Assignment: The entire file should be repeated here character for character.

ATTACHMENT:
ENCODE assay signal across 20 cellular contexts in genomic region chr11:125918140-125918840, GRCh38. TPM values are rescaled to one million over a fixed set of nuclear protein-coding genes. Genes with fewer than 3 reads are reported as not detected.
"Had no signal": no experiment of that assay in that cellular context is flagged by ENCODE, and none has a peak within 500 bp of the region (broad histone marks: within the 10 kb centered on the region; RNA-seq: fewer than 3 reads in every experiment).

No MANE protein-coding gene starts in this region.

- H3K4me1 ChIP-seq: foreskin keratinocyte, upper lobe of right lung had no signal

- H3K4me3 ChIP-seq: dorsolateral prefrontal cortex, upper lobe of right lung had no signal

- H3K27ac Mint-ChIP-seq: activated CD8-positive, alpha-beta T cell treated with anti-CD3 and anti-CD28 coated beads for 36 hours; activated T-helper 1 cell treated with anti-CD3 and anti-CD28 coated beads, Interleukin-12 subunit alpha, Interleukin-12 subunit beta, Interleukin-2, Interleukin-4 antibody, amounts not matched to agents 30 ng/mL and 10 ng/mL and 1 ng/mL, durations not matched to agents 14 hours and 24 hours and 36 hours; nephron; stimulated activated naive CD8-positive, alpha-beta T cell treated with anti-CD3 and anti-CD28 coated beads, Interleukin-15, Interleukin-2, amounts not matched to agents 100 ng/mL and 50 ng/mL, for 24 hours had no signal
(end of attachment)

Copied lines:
ENCODE assay signal across 20 cellular contexts in genomic region chr11:125918140-125918840, GRCh38. TPM values are rescaled to one million over a fixed set of nuclear protein-coding genes. Genes with fewer than 3 reads are reported as not detected.
"Had no signal": no experiment of that assay in that cellular context is flagged by ENCODE, and none has a peak within 500 bp of the region (broad histone marks: within the 10 kb centered on the region; RNA-seq: fewer than 3 reads in every experiment).

No MANE protein-coding gene starts in this region.

- H3K4me1 ChIP-seq: foreskin keratinocyte, upper lobe of right lung had no signal

- H3K4me3 ChIP-seq: dorsolateral prefrontal cortex, upper lobe of right lung had no signal

- H3K27ac Mint-ChIP-seq: activated CD8-positive, alpha-beta T cell treated with anti-CD3 and anti-CD28 coated beads for 36 hours; activated T-helper 1 cell treated with anti-CD3 and anti-CD28 coated beads, Interleukin-12 subunit alpha, Interleukin-12 subunit beta, Interleukin-2, Interleukin-4 antibody, amounts not matched to agents 30 ng/mL and 10 ng/mL and 1 ng/mL, durations not matched to agents 14 hours and 24 hours and 36 hours; nephron; stimulated activated naive CD8-positive, alpha-beta T cell treated with anti-CD3 and anti-CD28 coated beads, Interleukin-15, Interleukin-2, amounts not matched to agents 100 ng/mL and 50 ng/mL, for 24 hours had no signal